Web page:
This marks the seventh straight year that the USGA has received more than 9,000 entries, but the total marks the second straight year of a decline in applications. At least 9,860 players entered each year from 2013-16, topping out in 2014 when 10,127 applications were received. But last year there were 9,485 entries for Erin Hills, and this year's return to Shinnecock yielded only one more application than the USGA got in 2005.

For the vast majority of entrants, the next step is a spot in 18-hole local qualifying which begins April 30 and runs through May 17. The fortunate few advance from there to 36-hole sectional qualifiers, played May 21 in Japan and June 4 across 11 other sites in the U.S. and England.

A total of 54 players are already exempt into the 156-man field, including 12 former winners. The only remaining ways to earn an exemption from qualifying are to win either The Players or BMW PGA Championship next month, or be ranked inside the top 60 in the Official World Golf Rankings on either May 21 or June 11.

The U.S. Open will be played June 14-17 at Shinnecock Hills Golf Club in Southampton, N.Y., which is hosting the event for the first time since 2004.

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Report: Houston Open may move to Memorial Park in '19

By Will GrayApril 26, 2018, 3:48 pm

Still without a permanent spot on the PGA Tour schedule, the Houston Open appears to be on the move.

According to a report from the Houston Business Journal, there is a proposal in place to shift the tournament downtown in 2019, returning to Memorial Park Golf Course which previously hosted the event from 1951-1963.

While formal relocation plans have not been announced, the tournament officially reached the end of an era this week when the Golf Club of Houston, which has hosted the event since 2003, informed the Houston Golf Association that it would no longer serve as tournament host moving forward.

"We received notice this week from the Golf Club of Houston regarding the club's decision to no longer host a PGA Tour event," read an HGA statement obtained by "Currently, the HGA's focus is on securing a long-term title sponsor. The Golf Club of Houston has been a great venue for the Houston Open dating back to 2003 and we look forward to maintaining a great relationship with the club."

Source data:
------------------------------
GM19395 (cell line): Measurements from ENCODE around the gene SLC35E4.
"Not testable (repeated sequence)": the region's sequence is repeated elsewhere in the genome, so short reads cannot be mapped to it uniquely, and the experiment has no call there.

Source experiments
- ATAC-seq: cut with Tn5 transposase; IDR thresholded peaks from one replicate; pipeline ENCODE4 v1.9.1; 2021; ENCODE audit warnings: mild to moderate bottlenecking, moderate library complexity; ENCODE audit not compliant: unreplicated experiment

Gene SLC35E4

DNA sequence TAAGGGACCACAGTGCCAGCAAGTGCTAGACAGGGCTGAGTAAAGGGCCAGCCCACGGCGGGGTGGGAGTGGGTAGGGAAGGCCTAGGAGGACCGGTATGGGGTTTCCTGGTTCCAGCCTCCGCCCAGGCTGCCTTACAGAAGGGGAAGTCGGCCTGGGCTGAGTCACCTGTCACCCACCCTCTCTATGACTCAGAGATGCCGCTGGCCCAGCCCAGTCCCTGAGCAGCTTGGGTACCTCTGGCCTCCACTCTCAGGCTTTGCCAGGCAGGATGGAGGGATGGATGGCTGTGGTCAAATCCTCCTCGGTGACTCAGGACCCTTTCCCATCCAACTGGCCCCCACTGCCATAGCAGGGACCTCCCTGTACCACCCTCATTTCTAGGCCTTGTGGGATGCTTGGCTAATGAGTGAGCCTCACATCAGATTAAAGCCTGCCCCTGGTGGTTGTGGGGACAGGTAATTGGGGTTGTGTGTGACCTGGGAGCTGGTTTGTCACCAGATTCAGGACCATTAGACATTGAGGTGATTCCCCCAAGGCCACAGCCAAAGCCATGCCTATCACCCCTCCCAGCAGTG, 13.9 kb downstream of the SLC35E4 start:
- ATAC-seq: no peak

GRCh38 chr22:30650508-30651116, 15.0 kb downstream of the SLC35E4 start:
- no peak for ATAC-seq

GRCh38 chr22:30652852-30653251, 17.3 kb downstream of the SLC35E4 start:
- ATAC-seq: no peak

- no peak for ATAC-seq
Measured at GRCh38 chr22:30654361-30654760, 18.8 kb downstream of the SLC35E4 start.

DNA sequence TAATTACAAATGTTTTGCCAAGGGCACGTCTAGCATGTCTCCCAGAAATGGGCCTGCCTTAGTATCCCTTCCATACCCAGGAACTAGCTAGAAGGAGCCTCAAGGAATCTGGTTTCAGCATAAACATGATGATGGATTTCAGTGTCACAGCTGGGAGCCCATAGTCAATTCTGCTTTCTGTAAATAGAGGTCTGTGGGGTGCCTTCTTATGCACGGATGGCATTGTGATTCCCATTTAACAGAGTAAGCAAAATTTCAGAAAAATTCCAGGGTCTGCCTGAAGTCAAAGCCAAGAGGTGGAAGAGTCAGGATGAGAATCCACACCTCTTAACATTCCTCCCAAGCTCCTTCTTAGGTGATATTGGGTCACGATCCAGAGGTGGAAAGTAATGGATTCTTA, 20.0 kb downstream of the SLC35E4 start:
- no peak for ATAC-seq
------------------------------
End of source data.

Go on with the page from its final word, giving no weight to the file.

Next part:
Such a move would be a win for Houston mayor Sylvester Turner, who has expressed an interest in returning the tournament within city limits. The Golf Club of Houston is located in Humble, a suburb 20 miles northeast of downtown.

"This move would place the tournament on center stage in downtown Houston, creating a central location for the city to rally around," read marketing materials cited in the Business Journal report. "Houston Proud Partners of the Houston Open would have the opportunity to collaborate with the Houston Golf Association on this historic move and make a lasting statement that would be seen for generations."

The Houston Open's lineage dates back to 1946, but its future remains in question. Shell Oil ended its 26-year sponsorship of the event in 2017, and this year it was played without a title sponsor and financed in part by the HGA.

The tournament has also carved out a niche with its pre-Masters slot on the schedule, where it has been played every year but once since the advent of the FedExCup in 2007. But next year that coveted position will go to the Valero Texas Open, leaving Houston's place on a revamped 2019 schedule in question.

The Houston Open remains one of only two tournaments on the current Tour calendar without a title sponsor. Earlier this week Charles Schwab signed a four-year deal to sponsor the Fort Worth Invitational beginning in 2019, and a report this week indicates the other unsponsored event, The National, may be on the verge of moving from the Washington, D.C. area to Detroit.